Here’s my summary of the key events overnight that affect New Zealand, with news – unusually – from Peru.
But first from China, their central bank is expanding an unconventional easing program to boost bank lending, stepping up its repertoire of monetary-stimulus measures to arrest the country’s economic slowdown, but also taking on more risk itself.
The PBoC will let more commercial lenders use loans as collateral to borrow cheap funds from the central bank. The commercial banks are then supposed to use the money to steer loans to parts of the economy deemed crucial for China’s growth, such as small and private businesses. It’s a variation of the Western QE programs, and like them it will expose the central bank to commercial risk.
Local markets like the initiative with Shanghai stocks up strongly on the announcement. Their index was up +3.3% yesterday.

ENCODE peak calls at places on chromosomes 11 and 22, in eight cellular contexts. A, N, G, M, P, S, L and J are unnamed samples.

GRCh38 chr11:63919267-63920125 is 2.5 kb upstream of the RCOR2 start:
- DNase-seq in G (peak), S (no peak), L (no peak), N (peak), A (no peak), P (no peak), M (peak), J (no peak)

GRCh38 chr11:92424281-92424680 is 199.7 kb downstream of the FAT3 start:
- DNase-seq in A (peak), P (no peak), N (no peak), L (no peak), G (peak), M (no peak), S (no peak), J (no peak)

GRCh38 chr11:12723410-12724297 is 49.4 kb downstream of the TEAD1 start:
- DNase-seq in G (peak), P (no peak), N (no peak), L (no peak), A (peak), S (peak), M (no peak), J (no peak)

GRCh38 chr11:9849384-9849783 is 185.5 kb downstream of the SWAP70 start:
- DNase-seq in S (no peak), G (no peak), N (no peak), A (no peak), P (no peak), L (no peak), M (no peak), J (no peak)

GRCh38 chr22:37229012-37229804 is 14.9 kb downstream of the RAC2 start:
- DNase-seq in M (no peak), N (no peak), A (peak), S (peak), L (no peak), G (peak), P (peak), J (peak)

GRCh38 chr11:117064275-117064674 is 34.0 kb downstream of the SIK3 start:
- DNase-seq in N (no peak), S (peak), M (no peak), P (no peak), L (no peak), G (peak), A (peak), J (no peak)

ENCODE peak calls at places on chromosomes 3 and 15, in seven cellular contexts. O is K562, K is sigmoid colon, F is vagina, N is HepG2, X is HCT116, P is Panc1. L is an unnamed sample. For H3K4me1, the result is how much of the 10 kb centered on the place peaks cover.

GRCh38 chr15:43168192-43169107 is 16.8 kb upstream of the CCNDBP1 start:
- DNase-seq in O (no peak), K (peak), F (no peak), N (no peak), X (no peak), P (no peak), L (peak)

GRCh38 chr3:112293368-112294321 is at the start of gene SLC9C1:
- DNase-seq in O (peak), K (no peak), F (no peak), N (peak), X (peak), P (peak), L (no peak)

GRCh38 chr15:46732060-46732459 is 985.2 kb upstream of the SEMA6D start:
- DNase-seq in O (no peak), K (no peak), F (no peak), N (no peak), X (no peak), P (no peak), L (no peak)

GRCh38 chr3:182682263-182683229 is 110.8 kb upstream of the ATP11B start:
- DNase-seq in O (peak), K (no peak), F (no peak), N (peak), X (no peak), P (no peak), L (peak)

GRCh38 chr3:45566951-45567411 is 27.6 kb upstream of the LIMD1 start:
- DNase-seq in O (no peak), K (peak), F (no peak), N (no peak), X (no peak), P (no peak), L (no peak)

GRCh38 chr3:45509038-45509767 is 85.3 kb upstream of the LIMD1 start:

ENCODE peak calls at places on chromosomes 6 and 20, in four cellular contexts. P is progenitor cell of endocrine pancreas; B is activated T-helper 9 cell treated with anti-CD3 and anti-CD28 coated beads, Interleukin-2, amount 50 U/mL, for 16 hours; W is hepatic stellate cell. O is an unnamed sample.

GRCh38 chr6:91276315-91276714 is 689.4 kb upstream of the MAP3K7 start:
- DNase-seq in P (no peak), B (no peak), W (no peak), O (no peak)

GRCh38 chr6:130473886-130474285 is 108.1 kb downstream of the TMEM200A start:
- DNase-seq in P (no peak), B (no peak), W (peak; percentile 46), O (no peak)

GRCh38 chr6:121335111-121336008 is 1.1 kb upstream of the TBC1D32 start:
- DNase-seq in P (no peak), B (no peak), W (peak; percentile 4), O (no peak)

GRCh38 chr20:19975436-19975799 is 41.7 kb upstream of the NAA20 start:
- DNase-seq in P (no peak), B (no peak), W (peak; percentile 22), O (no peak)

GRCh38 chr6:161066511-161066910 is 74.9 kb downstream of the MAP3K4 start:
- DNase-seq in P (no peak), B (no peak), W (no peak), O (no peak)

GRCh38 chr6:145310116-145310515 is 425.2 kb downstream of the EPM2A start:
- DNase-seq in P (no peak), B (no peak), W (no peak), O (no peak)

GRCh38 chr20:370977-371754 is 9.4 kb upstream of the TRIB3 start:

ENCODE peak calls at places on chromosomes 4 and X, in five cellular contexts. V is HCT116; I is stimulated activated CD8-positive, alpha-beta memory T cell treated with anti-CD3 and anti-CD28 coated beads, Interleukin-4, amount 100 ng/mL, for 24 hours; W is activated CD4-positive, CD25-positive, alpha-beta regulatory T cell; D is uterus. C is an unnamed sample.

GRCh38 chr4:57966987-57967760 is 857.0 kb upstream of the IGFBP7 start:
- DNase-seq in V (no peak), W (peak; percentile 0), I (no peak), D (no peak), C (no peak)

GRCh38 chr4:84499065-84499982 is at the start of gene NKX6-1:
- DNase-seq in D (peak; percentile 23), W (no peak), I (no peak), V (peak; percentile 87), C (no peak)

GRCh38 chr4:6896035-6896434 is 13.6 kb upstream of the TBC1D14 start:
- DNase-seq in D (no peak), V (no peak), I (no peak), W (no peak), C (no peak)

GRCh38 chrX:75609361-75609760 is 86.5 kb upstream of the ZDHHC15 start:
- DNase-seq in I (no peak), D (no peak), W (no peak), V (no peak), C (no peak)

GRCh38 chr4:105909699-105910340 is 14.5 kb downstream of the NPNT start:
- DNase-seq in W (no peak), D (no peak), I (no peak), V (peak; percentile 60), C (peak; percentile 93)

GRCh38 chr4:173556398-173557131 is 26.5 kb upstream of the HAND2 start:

In Peru, the annual meeting of the IMF and World Bank has revealed an interesting frustration with the US Fed. Finance ministers there have told their American counterparts that they should just get on and raise interest rates if it is justified by US conditions. The Malaysians even said, if EM countries have borrowed too much, the Fed waiting so as to ease their burden won’t solve anything. It seemed like a unanimous message – just get on with an increase.
In New York, the UST 10yr yield benchmark is unchanged at 2.09% however.
The US benchmark oil price is lower today at US$47.50/barrel, and the Brent is lower as well at US$50.50/barrel. It seems the US shale industry has reshaped the global oil market permanently.
The gold price has continued its strong run in New York, gaining another $10 to US$1,167/oz.
The New Zealand dollar starts higher again today. It is now at 67.3 US¢, at 91.3 AU¢, and 59.2 euro cents. The TWI-5 is at 71.2 in what is now a three week continuous rise and we are at our highest level in three months.
If you want to catch up with all the local changes yesterday, we have an update here.
The easiest place to stay up with event risk today is by following our Economic Calendar here »